This site is intended for health professionals only

At the heart of general practice since 1960

pulse june2020 80x101px
Read the latest issue online

GPs go forth

Celebrating GPs’ success in diagnosing cancer

Editor’s blog

GP bashing is one of the media’s favourite bloodsports, and there is no more enjoyable GP-bashing session than bashing GPs over cancer diagnosis rates.

jaimie kaffash 2 duo 3x2

jaimie kaffash 2 duo 3x2

Notable highlights include GPs sending patients away THREE times without a diagnosis, GPs ‘failing’ to send patients for cancer checks because they don’t want to scare them, or GPs being to blame for the high number of lung cancer deaths. (Click at your own peril).

Never one to miss out, the health secretary came up with his own hare-brained – and quietly dropped – idea for GPs to be ‘named and shamed’ after missing cancer diagnoses.

So colour me surprised when official figures released this week found that GPs are, in fact, successfully picking up early cancer, with fewer picked up through an emergency admission as a result.

Even more shocking was that this news failed to make it in to the wider national media.

Of course, in reality, neither of these happenings were a revelation. Studies continue to show that GPs are doing a good job picking up cancer early. And, actually, when patients are being diagnosed at the first time in A&E, it’s often because they hadn’t even seen their GP.

GPs manage this despite a lack of access to recommended diagnostic tools, increasing numbers of worried well flooding practices following media scare stories and the well-trodden lack of funding, recruitment crisis and unfunded work.

It might not make such a sexy headline for the wider press. But it is about time we celebrated GPs’ triumph in adversity.

Jaimie Kaffash is editor of Pulse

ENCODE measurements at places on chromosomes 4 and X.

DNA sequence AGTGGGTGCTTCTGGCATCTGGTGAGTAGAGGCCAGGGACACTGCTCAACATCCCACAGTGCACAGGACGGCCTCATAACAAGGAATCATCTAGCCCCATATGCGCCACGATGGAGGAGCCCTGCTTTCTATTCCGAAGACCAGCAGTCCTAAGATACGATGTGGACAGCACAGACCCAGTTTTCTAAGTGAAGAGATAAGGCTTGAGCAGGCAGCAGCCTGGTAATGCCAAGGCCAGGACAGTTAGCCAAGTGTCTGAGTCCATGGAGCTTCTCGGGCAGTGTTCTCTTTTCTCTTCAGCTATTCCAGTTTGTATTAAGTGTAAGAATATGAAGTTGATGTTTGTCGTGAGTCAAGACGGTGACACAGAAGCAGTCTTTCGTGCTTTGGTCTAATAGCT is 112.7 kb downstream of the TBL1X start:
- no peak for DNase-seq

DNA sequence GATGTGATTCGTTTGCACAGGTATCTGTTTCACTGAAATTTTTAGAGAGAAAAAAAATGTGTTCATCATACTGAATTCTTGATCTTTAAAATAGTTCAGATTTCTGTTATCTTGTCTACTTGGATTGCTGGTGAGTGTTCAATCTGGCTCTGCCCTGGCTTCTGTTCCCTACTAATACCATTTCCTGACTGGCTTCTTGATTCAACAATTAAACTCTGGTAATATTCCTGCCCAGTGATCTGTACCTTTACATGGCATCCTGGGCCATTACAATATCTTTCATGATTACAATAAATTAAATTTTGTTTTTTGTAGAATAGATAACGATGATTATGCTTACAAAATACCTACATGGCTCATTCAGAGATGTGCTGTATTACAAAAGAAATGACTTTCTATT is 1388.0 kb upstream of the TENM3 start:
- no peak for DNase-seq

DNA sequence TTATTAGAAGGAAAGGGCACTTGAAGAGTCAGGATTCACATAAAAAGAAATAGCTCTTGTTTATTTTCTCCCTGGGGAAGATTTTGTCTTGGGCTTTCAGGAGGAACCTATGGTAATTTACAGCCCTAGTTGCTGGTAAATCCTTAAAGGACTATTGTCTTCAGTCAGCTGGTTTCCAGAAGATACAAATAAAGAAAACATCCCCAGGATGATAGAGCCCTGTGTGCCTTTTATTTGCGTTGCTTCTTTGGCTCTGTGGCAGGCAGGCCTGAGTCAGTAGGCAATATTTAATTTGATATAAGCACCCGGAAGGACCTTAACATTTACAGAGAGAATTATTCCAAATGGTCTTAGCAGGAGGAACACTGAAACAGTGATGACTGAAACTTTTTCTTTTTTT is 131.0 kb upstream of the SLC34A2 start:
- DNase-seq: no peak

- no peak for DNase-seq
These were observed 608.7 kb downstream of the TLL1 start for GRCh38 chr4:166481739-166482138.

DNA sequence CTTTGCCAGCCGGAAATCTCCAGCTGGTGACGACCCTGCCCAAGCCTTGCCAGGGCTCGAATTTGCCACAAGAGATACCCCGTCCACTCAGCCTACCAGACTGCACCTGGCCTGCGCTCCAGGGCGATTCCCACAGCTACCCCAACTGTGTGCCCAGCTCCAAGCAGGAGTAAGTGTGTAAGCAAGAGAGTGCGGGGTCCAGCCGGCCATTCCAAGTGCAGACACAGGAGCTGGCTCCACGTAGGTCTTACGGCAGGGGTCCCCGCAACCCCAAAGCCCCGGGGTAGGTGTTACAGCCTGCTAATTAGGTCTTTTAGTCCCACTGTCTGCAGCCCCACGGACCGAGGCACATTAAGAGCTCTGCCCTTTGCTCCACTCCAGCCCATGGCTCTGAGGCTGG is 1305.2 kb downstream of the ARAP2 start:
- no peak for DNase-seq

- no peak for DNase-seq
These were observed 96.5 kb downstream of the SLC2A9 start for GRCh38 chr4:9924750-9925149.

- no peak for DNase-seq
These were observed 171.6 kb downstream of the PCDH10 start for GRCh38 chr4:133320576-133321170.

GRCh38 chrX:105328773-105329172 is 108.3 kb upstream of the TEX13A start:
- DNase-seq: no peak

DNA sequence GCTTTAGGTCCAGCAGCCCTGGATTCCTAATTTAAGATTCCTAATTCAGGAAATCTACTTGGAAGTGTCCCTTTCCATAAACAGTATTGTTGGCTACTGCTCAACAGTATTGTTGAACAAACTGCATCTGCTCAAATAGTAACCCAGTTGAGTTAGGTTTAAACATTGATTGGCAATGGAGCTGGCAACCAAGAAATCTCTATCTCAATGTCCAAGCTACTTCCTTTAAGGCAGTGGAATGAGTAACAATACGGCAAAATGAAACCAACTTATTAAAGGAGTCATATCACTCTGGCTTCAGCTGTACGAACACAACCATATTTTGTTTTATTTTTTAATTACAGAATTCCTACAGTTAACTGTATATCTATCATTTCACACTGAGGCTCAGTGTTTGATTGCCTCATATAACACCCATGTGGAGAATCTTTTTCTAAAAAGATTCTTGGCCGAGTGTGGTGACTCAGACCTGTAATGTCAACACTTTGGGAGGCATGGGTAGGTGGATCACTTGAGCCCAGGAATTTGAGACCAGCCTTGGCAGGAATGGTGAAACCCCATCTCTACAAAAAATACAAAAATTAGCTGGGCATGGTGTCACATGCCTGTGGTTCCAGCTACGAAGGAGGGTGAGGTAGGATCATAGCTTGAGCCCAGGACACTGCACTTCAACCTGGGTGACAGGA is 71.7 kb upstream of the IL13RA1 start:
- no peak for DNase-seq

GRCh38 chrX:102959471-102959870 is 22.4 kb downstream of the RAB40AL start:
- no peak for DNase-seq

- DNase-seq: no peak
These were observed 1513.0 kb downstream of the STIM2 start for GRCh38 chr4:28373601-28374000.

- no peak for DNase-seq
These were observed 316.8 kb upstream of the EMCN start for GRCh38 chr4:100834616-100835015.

Readers' comments (2)

  • Vinci Ho

    The hypocrisy lies where GPs pushed themselves to refer more suspect cancer diagnoses in line with the latest NICE guidance (lower positive predictive value , the translation into increase in cancer survival (reduced mortality) is limited by long referral to first treatment time in secondary care . Do not forget when more cases of ‘false positives’ are referred , this creates more ‘demands’ in imaging , endoscopies etc . Question is :how much has been sacrificed for those ‘true positive’ (false negative as well ) cases in terms of reaching first cancer treatment on time ?
    Hence, the so called ‘we cannot solve the crisis in NHS by pumping in more money’ narrative is a slippery slope fallacy . On one hand , the narrative is about improving efficiency and reducing waste but on the other , you open the door for more ‘liberal’ screening . Then , unless you really are to pump in more money and resources into the system ,of course , this is not sustainable.
    The truth is , the traditional role of GP as the gatekeeper is being eroded ,undermined and vilified under this ridiculous physiology of the government. Thanks to the academics and NICE.

    I see nothing to celebrate here because we are being used as the only means(like for many aspects in NHS) to ‘improve the outcomes’ (cancer survival in this case) by the government, since the overall resources are not increased proportionally . If the ‘desired’ outcomes could not be reached , we are always the only party to be blamed .

    Unsuitable or offensive? Report this comment

  • Vinci is right. If we do more CTs, we will find more cancer. 2ww shovelled risk at GPs and drove a culture of litigation whilst the BMA just rolled over. If you don't fit the criteria you face a very long wait. Once diagnosed, you still face a long wait for treatment. In the meantime patients have stacked up in corridors and we've been through one of the worst winters on record. The NHS failed to see the wood for the trees.

    Unsuitable or offensive? Report this comment

Have your say